5. Kaiser Family Foundation, Menlo Park, Calif., and Health Research and Educational Trust, Chicago, Ill., Employer Health Benefits Annual Survey (various years, 2005-2011).
6. DeNavas-Walt, Carmen, Bernadette D. Proctor and Jessica C. Smith, Income, Poverty, and Health Insurance Coverage in the United States: 2010, U.S. Census Bureau, Washington, D.C. (September 2011). Available at www.census.gov/prod/2011pubs/p60-239.pdf.
This Research Brief presents findings from the HSC 2007 and 2010 Health Tracking Household Surveys and the 2000-01 and 2003 Community Tracking Household Surveys. All four telephone surveys used nationally representative samples of the civilian noninstitutionalized population. For the first time, the 2010 survey included a cell phone sample because of declining percentages of households with landline phones. Sample sizes included 51,676 nonelderly people for the 2000-01 survey, 39,262 for the 2003 survey, 14,536 for the 2007 survey and 13,595 for the 2010 survey. Response rates for the surveys were 59 percent in 2000-01, 57 percent in 2003, 43 percent in 2007, and 46 and 29 percent, respectively, for the landline and cell phone samples in the 2010 survey. Population weights adjust for probability of selection and differences in nonresponse based on age, sex, race/ethnicity and education. The weights also adjust for the increased probability of selection in cases of households using both landline and cell phones. Although all four surveys are nationally representative, the 2000-01 and 2003 samples were largely clustered in 60 representative communities, while the 2007 and 2010 surveys were based on a random sample of the nation. Standard errors account for the complex sample design of the surveys. Questionnaire design and survey administration were similar across the four surveys.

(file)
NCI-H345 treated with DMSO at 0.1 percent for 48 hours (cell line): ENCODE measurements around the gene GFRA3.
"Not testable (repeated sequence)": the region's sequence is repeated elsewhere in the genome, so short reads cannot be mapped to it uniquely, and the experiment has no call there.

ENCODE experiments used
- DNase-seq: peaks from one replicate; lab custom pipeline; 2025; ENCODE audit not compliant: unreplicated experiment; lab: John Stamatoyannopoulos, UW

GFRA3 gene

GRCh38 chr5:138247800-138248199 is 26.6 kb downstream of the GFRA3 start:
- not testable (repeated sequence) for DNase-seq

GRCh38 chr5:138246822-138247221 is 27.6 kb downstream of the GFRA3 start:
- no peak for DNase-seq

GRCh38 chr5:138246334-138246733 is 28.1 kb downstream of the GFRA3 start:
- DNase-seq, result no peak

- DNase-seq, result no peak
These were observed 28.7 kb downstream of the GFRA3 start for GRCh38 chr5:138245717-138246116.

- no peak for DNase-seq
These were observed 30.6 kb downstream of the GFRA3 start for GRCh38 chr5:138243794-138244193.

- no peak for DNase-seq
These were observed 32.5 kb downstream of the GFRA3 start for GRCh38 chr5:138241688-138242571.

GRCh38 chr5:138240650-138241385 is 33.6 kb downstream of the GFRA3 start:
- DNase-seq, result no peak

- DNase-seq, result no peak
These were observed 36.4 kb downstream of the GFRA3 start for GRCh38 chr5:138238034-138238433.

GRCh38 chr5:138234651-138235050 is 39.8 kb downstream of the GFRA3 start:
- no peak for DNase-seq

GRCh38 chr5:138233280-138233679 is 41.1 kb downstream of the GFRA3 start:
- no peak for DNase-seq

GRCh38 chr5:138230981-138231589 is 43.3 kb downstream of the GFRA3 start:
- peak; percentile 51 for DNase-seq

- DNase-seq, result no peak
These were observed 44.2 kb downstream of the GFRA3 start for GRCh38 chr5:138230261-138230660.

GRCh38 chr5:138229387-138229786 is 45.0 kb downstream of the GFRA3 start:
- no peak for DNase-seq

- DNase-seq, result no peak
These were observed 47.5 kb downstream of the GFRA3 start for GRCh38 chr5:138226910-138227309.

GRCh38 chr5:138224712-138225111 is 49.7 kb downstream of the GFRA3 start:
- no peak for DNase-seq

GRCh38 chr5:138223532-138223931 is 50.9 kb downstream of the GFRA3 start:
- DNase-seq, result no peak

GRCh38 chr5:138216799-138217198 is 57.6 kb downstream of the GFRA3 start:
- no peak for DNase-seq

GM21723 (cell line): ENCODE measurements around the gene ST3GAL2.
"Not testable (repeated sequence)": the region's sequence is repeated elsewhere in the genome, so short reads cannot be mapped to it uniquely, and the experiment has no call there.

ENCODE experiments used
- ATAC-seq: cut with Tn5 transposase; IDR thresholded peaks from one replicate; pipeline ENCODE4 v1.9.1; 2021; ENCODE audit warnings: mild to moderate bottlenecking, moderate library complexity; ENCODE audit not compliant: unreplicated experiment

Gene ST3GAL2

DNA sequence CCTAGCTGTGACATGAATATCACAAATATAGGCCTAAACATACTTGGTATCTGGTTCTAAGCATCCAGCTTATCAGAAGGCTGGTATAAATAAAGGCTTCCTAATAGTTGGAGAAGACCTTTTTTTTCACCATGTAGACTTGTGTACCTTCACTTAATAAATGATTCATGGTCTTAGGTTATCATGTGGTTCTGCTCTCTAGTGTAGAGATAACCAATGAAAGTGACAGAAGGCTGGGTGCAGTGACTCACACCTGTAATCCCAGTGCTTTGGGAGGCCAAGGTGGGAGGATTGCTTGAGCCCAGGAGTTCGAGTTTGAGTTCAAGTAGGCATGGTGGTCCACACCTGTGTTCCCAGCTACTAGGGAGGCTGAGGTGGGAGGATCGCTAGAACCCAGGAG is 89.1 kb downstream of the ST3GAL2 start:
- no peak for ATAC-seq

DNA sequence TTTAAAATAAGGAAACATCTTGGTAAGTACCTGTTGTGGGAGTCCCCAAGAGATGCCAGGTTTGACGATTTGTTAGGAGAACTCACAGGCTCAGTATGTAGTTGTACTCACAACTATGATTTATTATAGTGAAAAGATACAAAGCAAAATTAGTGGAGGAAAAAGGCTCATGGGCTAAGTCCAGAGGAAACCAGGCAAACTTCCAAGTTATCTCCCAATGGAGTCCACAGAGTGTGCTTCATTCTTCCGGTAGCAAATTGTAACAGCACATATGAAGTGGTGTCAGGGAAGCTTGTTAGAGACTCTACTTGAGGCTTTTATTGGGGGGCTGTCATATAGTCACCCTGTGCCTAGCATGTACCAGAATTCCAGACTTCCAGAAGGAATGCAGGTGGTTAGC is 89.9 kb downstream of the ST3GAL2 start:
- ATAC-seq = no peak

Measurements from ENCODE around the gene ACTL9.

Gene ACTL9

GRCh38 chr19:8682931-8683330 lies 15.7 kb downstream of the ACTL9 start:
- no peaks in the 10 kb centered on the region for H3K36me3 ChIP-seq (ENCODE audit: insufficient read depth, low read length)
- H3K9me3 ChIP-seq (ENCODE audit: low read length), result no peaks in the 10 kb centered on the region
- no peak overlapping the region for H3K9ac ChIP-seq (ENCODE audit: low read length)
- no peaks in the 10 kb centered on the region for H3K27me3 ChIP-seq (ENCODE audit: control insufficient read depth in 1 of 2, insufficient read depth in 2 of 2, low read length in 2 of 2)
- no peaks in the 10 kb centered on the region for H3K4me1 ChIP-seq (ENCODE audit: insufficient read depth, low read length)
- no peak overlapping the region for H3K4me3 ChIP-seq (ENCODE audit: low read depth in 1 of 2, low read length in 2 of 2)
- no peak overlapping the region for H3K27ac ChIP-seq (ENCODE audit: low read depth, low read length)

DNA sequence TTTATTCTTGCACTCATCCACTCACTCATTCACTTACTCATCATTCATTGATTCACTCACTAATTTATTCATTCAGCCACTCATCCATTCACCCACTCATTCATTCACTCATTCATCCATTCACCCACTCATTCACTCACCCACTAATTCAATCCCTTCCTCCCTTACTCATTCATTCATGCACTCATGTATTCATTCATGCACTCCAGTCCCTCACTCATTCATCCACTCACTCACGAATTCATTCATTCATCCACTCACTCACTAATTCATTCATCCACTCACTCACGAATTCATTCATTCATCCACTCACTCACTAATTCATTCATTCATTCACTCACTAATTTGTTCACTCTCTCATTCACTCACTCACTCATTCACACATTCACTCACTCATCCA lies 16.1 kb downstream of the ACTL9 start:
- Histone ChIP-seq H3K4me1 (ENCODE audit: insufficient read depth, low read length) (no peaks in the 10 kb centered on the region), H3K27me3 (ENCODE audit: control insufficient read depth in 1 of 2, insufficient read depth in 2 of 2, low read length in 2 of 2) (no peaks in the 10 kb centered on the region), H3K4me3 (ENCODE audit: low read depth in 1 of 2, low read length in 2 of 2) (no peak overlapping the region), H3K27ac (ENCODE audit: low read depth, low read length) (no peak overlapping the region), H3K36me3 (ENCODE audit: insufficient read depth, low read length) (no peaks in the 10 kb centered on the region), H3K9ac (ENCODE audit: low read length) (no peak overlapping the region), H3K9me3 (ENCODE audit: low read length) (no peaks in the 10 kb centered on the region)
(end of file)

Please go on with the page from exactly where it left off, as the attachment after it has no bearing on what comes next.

Health insurance enrollment was measured at the time of the survey. Individuals in each household were grouped into family insurance units, or the family groupings typically used by insurance carriers for family coverage and similar to the filing unit used by Medicaid and state-subsidized insurance programs. Each family insurance unit was assigned to one of the following family work status categories: two or more full-time workers, one full-time worker, one or more part-time workers, solo self-employed only, and no workers in the family. All family insurance unit members were assumed to have access to employer-sponsored insurance if at least one adult member had a job where he/she was offered and eligible for health insurance. Take up was based on having access to employer coverage and whether individual family members were covered by employer-sponsored insurance. Education was assigned to members of each family insurance unit, based on the most highly educated adult in the family.
The HSC 2007 and 2010 Health Tracking Household Surveys and the HSC 2001 and 2003 Community Tracking Study Household Surveys used for this analysis were funded by the Robert Wood Johnson Foundation.